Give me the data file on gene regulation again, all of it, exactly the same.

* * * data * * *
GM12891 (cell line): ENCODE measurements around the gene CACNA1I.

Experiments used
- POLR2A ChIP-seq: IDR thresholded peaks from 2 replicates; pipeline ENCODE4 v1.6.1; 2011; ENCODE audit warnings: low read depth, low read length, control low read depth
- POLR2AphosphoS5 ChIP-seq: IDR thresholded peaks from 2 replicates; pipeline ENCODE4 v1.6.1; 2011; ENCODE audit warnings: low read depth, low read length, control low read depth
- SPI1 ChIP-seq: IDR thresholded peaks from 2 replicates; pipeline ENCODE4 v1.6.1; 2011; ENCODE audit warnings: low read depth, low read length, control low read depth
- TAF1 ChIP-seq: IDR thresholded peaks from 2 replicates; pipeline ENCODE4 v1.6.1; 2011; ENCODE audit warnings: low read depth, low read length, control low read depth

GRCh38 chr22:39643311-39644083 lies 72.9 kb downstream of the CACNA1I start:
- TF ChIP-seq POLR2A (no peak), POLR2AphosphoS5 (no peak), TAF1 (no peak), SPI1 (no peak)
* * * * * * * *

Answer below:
GM12891 (cell line): ENCODE measurements around the gene CACNA1I.

Experiments used
- POLR2A ChIP-seq: IDR thresholded peaks from 2 replicates; pipeline ENCODE4 v1.6.1; 2011; ENCODE audit warnings: low read depth, low read length, control low read depth
- POLR2AphosphoS5 ChIP-seq: IDR thresholded peaks from 2 replicates; pipeline ENCODE4 v1.6.1; 2011; ENCODE audit warnings: low read depth, low read length, control low read depth
- SPI1 ChIP-seq: IDR thresholded peaks from 2 replicates; pipeline ENCODE4 v1.6.1; 2011; ENCODE audit warnings: low read depth, low read length, control low read depth
- TAF1 ChIP-seq: IDR thresholded peaks from 2 replicates; pipeline ENCODE4 v1.6.1; 2011; ENCODE audit warnings: low read depth, low read length, control low read depth

GRCh38 chr22:39643311-39644083 lies 72.9 kb downstream of the CACNA1I start:
- TF ChIP-seq POLR2A (no peak), POLR2AphosphoS5 (no peak), TAF1 (no peak), SPI1 (no peak)